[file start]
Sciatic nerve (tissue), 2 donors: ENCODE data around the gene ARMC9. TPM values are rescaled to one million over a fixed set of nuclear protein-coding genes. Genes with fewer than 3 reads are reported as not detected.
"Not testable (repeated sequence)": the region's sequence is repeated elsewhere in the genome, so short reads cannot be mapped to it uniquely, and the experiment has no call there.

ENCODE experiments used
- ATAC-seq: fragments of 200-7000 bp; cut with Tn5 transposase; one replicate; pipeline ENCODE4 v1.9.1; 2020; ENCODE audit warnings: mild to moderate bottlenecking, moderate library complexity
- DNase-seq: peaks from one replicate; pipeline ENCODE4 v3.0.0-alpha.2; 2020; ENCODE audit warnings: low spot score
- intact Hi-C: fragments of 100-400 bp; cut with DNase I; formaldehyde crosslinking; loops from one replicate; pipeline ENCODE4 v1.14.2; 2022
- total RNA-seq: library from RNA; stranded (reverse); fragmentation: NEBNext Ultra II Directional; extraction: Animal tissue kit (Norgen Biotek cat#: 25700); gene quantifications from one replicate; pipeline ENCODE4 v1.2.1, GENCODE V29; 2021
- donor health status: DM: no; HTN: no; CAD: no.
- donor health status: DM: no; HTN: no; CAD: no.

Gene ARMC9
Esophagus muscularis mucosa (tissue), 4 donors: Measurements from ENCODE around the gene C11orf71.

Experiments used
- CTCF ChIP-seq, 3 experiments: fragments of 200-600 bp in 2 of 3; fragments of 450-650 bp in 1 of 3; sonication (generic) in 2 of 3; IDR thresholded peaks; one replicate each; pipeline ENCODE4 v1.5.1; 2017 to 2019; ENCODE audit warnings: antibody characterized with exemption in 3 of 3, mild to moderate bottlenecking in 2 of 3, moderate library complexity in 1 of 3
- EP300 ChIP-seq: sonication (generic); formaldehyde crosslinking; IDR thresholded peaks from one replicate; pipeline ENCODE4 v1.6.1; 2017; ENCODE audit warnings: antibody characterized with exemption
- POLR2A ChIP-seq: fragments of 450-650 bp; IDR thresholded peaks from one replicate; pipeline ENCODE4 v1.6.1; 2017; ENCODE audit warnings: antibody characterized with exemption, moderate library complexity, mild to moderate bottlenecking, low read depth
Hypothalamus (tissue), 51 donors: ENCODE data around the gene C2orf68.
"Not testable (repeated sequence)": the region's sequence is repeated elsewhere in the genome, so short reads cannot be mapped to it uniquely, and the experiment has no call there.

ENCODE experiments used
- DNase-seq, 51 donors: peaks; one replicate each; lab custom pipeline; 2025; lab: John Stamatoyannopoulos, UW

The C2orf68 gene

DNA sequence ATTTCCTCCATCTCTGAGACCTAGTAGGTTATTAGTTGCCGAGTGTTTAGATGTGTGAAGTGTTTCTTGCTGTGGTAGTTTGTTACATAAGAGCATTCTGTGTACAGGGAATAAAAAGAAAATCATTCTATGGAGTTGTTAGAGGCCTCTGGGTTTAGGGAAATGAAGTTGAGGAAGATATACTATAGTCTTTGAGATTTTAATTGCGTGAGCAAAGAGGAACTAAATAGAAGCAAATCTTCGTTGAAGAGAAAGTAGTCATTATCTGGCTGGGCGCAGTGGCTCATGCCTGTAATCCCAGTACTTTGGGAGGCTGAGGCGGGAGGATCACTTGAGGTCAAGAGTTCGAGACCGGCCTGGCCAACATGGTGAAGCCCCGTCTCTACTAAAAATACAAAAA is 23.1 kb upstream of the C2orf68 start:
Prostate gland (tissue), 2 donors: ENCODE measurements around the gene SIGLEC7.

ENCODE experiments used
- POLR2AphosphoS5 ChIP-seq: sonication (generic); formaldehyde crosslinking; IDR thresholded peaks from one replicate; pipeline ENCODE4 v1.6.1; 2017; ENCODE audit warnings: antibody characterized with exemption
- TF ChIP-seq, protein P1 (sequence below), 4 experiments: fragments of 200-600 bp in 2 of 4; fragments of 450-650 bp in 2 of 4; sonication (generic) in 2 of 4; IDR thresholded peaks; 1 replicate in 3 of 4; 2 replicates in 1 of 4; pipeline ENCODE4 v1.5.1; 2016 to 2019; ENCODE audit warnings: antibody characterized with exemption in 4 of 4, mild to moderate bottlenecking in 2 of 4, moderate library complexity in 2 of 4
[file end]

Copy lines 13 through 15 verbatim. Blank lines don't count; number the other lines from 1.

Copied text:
- CTCF ChIP-seq, 3 experiments: fragments of 200-600 bp in 2 of 3; fragments of 450-650 bp in 1 of 3; sonication (generic) in 2 of 3; IDR thresholded peaks; one replicate each; pipeline ENCODE4 v1.5.1; 2017 to 2019; ENCODE audit warnings: antibody characterized with exemption in 3 of 3, mild to moderate bottlenecking in 2 of 3, moderate library complexity in 1 of 3
- EP300 ChIP-seq: sonication (generic); formaldehyde crosslinking; IDR thresholded peaks from one replicate; pipeline ENCODE4 v1.6.1; 2017; ENCODE audit warnings: antibody characterized with exemption
- POLR2A ChIP-seq: fragments of 450-650 bp; IDR thresholded peaks from one replicate; pipeline ENCODE4 v1.6.1; 2017; ENCODE audit warnings: antibody characterized with exemption, moderate library complexity, mild to moderate bottlenecking, low read depth